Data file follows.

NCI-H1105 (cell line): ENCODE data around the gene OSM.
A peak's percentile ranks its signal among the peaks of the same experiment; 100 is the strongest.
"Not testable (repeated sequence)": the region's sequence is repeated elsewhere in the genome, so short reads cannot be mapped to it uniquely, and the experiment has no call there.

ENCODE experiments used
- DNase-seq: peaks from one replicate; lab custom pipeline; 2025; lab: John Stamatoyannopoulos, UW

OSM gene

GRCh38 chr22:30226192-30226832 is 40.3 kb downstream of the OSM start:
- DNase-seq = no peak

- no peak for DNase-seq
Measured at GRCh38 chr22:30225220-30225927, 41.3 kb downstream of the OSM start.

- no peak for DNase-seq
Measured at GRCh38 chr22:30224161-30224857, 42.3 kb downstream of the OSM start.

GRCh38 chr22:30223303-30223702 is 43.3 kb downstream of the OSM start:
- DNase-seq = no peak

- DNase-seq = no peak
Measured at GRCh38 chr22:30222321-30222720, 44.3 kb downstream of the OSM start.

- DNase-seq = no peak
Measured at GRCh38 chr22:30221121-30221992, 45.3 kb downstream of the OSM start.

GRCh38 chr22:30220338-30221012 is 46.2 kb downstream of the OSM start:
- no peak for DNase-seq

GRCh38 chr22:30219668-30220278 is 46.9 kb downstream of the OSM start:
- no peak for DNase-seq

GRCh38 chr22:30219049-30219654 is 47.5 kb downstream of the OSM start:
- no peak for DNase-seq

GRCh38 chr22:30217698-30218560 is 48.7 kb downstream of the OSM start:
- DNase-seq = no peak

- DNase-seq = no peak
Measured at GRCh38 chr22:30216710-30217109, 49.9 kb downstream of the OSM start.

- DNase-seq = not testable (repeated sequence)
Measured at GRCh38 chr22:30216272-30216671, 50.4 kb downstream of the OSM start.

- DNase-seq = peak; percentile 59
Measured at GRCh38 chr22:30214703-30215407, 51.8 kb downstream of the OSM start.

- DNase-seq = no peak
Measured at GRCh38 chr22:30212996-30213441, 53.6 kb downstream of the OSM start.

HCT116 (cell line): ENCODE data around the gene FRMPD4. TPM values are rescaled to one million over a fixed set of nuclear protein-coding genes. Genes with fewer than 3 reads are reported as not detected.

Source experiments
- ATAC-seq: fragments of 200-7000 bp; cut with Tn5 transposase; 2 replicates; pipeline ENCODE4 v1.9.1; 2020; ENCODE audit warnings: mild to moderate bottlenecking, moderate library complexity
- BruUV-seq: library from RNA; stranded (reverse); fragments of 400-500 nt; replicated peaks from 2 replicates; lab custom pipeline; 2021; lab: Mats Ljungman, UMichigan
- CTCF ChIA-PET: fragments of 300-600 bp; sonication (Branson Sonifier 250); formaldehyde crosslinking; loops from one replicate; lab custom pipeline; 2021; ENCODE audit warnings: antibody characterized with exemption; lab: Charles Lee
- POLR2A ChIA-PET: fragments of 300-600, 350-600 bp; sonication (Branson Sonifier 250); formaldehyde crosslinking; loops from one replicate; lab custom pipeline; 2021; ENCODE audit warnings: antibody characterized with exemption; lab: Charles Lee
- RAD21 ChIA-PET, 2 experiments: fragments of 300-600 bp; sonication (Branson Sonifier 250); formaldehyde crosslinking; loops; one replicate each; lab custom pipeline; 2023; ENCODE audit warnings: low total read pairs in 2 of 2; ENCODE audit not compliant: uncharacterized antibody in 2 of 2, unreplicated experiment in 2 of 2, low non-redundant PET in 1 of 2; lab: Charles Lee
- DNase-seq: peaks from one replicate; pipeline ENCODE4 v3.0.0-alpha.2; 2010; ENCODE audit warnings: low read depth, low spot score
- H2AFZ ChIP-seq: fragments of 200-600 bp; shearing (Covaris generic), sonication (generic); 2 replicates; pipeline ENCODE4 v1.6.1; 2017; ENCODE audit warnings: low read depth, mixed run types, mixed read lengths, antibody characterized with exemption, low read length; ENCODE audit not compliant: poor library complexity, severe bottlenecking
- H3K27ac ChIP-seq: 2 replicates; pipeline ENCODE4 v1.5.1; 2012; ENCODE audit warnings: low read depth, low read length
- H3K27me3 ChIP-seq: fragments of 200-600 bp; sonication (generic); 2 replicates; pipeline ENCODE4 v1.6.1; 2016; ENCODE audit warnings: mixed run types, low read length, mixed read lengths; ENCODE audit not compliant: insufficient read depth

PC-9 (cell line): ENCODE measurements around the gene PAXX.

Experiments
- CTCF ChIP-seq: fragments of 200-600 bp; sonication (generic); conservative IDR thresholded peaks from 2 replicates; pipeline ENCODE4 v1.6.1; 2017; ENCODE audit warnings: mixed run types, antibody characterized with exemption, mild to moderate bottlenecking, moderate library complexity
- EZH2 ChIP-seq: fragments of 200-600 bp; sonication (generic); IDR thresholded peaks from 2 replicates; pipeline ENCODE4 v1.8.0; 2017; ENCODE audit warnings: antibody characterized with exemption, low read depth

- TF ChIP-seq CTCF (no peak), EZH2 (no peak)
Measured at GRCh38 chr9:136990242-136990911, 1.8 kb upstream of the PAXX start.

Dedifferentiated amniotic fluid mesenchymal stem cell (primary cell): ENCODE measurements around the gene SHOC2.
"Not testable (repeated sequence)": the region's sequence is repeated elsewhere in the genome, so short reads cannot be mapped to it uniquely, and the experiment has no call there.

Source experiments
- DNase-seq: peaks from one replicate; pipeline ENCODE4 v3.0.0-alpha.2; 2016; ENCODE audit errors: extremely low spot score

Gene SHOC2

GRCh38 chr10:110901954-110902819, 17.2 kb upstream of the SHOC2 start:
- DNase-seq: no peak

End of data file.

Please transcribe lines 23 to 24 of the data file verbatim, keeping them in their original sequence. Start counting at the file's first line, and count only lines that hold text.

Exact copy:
GRCh38 chr22:30219049-30219654 is 47.5 kb downstream of the OSM start:
- no peak for DNase-seq